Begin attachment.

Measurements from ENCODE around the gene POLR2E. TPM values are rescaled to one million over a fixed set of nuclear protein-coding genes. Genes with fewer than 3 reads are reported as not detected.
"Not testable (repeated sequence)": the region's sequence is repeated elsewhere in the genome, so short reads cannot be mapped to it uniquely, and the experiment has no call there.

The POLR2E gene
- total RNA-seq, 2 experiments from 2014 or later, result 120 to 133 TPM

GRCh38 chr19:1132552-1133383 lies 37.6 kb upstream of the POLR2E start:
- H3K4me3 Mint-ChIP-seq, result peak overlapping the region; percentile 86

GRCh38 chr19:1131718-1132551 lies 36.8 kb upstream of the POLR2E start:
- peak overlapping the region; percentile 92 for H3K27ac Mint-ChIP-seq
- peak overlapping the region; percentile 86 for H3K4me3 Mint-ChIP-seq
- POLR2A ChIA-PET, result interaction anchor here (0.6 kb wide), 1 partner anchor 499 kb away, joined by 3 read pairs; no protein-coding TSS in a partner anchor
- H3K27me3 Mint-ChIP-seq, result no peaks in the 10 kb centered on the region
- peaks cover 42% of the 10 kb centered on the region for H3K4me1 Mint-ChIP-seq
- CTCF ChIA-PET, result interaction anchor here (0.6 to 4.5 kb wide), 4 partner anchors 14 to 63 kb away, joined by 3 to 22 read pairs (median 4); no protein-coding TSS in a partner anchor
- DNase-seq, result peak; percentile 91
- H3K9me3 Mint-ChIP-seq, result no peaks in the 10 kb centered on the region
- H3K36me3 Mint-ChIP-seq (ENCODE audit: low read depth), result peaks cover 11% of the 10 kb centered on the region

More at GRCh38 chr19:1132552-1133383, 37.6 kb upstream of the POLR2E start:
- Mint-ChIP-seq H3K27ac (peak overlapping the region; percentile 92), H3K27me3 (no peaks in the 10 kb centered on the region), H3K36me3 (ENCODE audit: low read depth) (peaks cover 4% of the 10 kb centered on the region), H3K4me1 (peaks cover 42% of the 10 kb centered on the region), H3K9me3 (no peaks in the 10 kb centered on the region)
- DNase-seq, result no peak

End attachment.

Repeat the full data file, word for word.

Measurements from ENCODE around the gene POLR2E. TPM values are rescaled to one million over a fixed set of nuclear protein-coding genes. Genes with fewer than 3 reads are reported as not detected.
"Not testable (repeated sequence)": the region's sequence is repeated elsewhere in the genome, so short reads cannot be mapped to it uniquely, and the experiment has no call there.

The POLR2E gene
- total RNA-seq, 2 experiments from 2014 or later, result 120 to 133 TPM

GRCh38 chr19:1132552-1133383 lies 37.6 kb upstream of the POLR2E start:
- H3K4me3 Mint-ChIP-seq, result peak overlapping the region; percentile 86

GRCh38 chr19:1131718-1132551 lies 36.8 kb upstream of the POLR2E start:
- peak overlapping the region; percentile 92 for H3K27ac Mint-ChIP-seq
- peak overlapping the region; percentile 86 for H3K4me3 Mint-ChIP-seq
- POLR2A ChIA-PET, result interaction anchor here (0.6 kb wide), 1 partner anchor 499 kb away, joined by 3 read pairs; no protein-coding TSS in a partner anchor
- H3K27me3 Mint-ChIP-seq, result no peaks in the 10 kb centered on the region
- peaks cover 42% of the 10 kb centered on the region for H3K4me1 Mint-ChIP-seq
- CTCF ChIA-PET, result interaction anchor here (0.6 to 4.5 kb wide), 4 partner anchors 14 to 63 kb away, joined by 3 to 22 read pairs (median 4); no protein-coding TSS in a partner anchor
- DNase-seq, result peak; percentile 91
- H3K9me3 Mint-ChIP-seq, result no peaks in the 10 kb centered on the region
- H3K36me3 Mint-ChIP-seq (ENCODE audit: low read depth), result peaks cover 11% of the 10 kb centered on the region

More at GRCh38 chr19:1132552-1133383, 37.6 kb upstream of the POLR2E start:
- Mint-ChIP-seq H3K27ac (peak overlapping the region; percentile 92), H3K27me3 (no peaks in the 10 kb centered on the region), H3K36me3 (ENCODE audit: low read depth) (peaks cover 4% of the 10 kb centered on the region), H3K4me1 (peaks cover 42% of the 10 kb centered on the region), H3K9me3 (no peaks in the 10 kb centered on the region)
- DNase-seq, result no peak